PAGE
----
“I don’t want to be involved in a bidding war!”

There’s nothing more unsettling to a buyer than the idea that the list price is not the eventual price, And worse, that it’s going to be thousands of dollars higher by the time the dust settles.

How to avoid that?

Easiest way: Buy a house No One Else wants. These are easy to find – one is next to the railroad tracks. Another has no foundation. There are several in Kansas that are awesome deals. Of course, you’ll have to live in Kansas.

If that’s too drastic, you’ll need to strategize around the very real potential that Another Buyer may want the house you like. And, economists say, this is likely to be the reality of the housing market for at least a few more years as we struggle to come up with enough housing to meet the demand.

The good news is, that does not mean you’ll pay more for the house than it’s worth or that you’ll be hastily upping the ante multiple times to try to “win.”

In fact, most multiple offer situations bear no resemblance to a “Bidding War”.

In real estate, unlike in other venues, buyers do not know what other buyers are offering. There are no alerts about the current high bid to beat, no multiple calls to ante up. No flurries of paper flying back and forth.

As it turns out, the grand majority of multiple-offer scenarios are resolved in a single round of submissions rather than two or three.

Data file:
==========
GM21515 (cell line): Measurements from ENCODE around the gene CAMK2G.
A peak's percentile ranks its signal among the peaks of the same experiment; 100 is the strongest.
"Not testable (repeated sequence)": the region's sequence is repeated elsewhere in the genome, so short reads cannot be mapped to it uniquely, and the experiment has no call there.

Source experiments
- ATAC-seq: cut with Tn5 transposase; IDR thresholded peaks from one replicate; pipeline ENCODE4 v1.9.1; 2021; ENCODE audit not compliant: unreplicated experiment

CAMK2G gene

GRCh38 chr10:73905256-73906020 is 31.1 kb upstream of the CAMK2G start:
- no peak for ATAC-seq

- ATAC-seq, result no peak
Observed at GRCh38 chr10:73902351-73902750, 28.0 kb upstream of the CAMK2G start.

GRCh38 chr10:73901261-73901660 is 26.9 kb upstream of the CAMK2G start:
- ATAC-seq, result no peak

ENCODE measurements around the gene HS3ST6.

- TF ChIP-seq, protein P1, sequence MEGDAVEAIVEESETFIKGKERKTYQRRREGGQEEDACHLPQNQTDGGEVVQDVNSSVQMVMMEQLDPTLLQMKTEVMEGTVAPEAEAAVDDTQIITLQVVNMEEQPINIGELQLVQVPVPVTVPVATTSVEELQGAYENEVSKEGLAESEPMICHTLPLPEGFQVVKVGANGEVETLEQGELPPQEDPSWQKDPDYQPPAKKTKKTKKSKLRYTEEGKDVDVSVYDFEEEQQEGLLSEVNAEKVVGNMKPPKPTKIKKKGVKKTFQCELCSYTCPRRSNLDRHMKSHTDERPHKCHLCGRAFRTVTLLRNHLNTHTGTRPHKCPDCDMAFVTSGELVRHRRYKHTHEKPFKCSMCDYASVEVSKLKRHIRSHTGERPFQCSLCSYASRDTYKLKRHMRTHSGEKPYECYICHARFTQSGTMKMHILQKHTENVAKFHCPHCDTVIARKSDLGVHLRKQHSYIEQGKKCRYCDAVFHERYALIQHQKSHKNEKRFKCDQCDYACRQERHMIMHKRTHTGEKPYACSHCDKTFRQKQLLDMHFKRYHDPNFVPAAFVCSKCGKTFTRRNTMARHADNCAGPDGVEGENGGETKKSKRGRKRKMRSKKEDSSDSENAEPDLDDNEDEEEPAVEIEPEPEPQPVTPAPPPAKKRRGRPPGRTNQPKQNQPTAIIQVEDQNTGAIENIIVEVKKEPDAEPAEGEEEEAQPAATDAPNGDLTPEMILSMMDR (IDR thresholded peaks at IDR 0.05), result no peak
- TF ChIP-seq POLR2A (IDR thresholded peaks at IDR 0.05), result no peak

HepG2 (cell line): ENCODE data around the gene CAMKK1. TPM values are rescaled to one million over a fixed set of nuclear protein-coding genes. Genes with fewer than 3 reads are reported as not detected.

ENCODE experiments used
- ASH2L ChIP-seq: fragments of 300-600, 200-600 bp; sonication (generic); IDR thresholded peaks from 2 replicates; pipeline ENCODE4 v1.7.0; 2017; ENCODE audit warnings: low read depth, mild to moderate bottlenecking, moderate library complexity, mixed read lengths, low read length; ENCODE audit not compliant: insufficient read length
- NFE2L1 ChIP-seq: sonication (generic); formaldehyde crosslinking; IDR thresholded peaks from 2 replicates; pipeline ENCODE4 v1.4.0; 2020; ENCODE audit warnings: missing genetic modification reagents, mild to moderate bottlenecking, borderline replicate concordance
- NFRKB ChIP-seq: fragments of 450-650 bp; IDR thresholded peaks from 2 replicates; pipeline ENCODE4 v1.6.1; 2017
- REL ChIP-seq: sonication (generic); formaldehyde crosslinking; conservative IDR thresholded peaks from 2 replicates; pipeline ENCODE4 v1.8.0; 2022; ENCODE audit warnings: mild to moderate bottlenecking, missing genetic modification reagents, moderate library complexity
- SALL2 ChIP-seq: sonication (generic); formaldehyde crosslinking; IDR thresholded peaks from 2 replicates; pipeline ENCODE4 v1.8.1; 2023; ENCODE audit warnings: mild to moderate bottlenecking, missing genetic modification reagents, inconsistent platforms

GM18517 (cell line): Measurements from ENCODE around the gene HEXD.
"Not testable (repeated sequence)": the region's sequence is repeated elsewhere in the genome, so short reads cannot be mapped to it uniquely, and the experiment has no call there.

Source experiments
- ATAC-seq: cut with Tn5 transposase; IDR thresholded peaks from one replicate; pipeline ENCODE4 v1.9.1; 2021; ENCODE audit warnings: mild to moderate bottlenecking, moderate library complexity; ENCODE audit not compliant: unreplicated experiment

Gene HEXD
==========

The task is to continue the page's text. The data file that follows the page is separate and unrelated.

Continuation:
Also, the presence of other offers does not mean that the eventual buyer will spend “more than the house is worth”  — which is the primary reason people fear multiple offers.

This is the usual process:

  1. As soon as listing agents know multiple offers are coming, they notify anyone who has submitted an offer that there is competition, and call for everyone to send in their Highest and Best offer by a certain date and time, usually 24-48 hours away. This gives opportunity for those who’ve already offered to modify their offers if they choose. No figures are given by the listing agents, so for each buyer, it’s a guessing game, a black box. And because it is, buyers determine what to offer based on their own comfort level. Which is, when you think about it, how every transaction in your life is done. You, as the buyer, decide what to spend and under what terms.
  2. After the deadline, once all the offers are in, sellers sit down over the offers and choose which one best suits them. This might be the highest dollar figure or it may be the one that can close escrow the quickest. Or the one that allows the seller’s creepy uncle to stay on in the guest house for a year.
  3. If there is an offer that the sellers favor, but that needs a “tweak,” the seller may choose to counter on the hoped-for tweak, while holding the other offers in abeyance. If the buyer agrees to the tweak, a deal is struck. War over.

You may notice that none of this bears any resemblance to the purported frenzy that happens in a “bidding war.”

As for avoiding over-spending: Take the time before shopping to prepare well. Make sure you know what your mortgage payment and any other costs will be at various offer amounts. Consider that information your shield, whether there are multiple offers or not.

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